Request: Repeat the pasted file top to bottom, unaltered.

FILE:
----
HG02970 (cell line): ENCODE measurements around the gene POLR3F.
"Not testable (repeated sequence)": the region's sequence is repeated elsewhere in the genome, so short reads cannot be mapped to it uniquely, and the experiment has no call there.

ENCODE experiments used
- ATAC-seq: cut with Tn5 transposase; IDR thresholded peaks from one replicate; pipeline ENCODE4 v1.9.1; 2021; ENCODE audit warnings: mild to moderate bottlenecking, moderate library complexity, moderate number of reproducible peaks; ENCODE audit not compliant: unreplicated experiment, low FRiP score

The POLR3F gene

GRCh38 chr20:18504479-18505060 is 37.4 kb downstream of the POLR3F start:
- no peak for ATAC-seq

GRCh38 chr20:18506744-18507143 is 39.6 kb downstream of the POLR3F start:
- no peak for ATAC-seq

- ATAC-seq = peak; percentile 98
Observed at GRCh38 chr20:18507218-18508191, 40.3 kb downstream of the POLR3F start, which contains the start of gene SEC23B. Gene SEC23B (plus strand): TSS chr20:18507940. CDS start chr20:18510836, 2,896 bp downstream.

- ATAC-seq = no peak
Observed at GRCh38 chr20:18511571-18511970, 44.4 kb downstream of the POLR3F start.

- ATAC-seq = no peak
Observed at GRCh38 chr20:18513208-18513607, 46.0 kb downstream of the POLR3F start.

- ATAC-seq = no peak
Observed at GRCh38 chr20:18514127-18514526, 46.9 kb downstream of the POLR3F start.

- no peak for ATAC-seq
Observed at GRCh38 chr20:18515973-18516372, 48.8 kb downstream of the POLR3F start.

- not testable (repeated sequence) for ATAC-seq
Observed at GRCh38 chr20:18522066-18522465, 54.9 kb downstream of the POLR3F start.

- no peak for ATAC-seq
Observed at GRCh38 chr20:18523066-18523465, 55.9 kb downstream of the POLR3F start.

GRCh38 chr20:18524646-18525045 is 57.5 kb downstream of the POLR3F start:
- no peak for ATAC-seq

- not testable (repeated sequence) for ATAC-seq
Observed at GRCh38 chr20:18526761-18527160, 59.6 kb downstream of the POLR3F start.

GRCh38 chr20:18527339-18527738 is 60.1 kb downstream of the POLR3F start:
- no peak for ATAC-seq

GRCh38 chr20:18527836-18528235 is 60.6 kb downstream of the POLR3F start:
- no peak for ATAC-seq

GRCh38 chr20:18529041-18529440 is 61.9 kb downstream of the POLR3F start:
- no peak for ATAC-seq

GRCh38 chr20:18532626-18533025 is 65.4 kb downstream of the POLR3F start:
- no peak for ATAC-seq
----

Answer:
HG02970 (cell line): ENCODE measurements around the gene POLR3F.
"Not testable (repeated sequence)": the region's sequence is repeated elsewhere in the genome, so short reads cannot be mapped to it uniquely, and the experiment has no call there.

ENCODE experiments used
- ATAC-seq: cut with Tn5 transposase; IDR thresholded peaks from one replicate; pipeline ENCODE4 v1.9.1; 2021; ENCODE audit warnings: mild to moderate bottlenecking, moderate library complexity, moderate number of reproducible peaks; ENCODE audit not compliant: unreplicated experiment, low FRiP score

The POLR3F gene

GRCh38 chr20:18504479-18505060 is 37.4 kb downstream of the POLR3F start:
- no peak for ATAC-seq

GRCh38 chr20:18506744-18507143 is 39.6 kb downstream of the POLR3F start:
- no peak for ATAC-seq

- ATAC-seq = peak; percentile 98
Observed at GRCh38 chr20:18507218-18508191, 40.3 kb downstream of the POLR3F start, which contains the start of gene SEC23B. Gene SEC23B (plus strand): TSS chr20:18507940. CDS start chr20:18510836, 2,896 bp downstream.

- ATAC-seq = no peak
Observed at GRCh38 chr20:18511571-18511970, 44.4 kb downstream of the POLR3F start.

- ATAC-seq = no peak
Observed at GRCh38 chr20:18513208-18513607, 46.0 kb downstream of the POLR3F start.

- ATAC-seq = no peak
Observed at GRCh38 chr20:18514127-18514526, 46.9 kb downstream of the POLR3F start.

- no peak for ATAC-seq
Observed at GRCh38 chr20:18515973-18516372, 48.8 kb downstream of the POLR3F start.

- not testable (repeated sequence) for ATAC-seq
Observed at GRCh38 chr20:18522066-18522465, 54.9 kb downstream of the POLR3F start.

- no peak for ATAC-seq
Observed at GRCh38 chr20:18523066-18523465, 55.9 kb downstream of the POLR3F start.

GRCh38 chr20:18524646-18525045 is 57.5 kb downstream of the POLR3F start:
- no peak for ATAC-seq

- not testable (repeated sequence) for ATAC-seq
Observed at GRCh38 chr20:18526761-18527160, 59.6 kb downstream of the POLR3F start.

GRCh38 chr20:18527339-18527738 is 60.1 kb downstream of the POLR3F start:
- no peak for ATAC-seq

GRCh38 chr20:18527836-18528235 is 60.6 kb downstream of the POLR3F start:
- no peak for ATAC-seq

GRCh38 chr20:18529041-18529440 is 61.9 kb downstream of the POLR3F start:
- no peak for ATAC-seq

GRCh38 chr20:18532626-18533025 is 65.4 kb downstream of the POLR3F start:
- no peak for ATAC-seq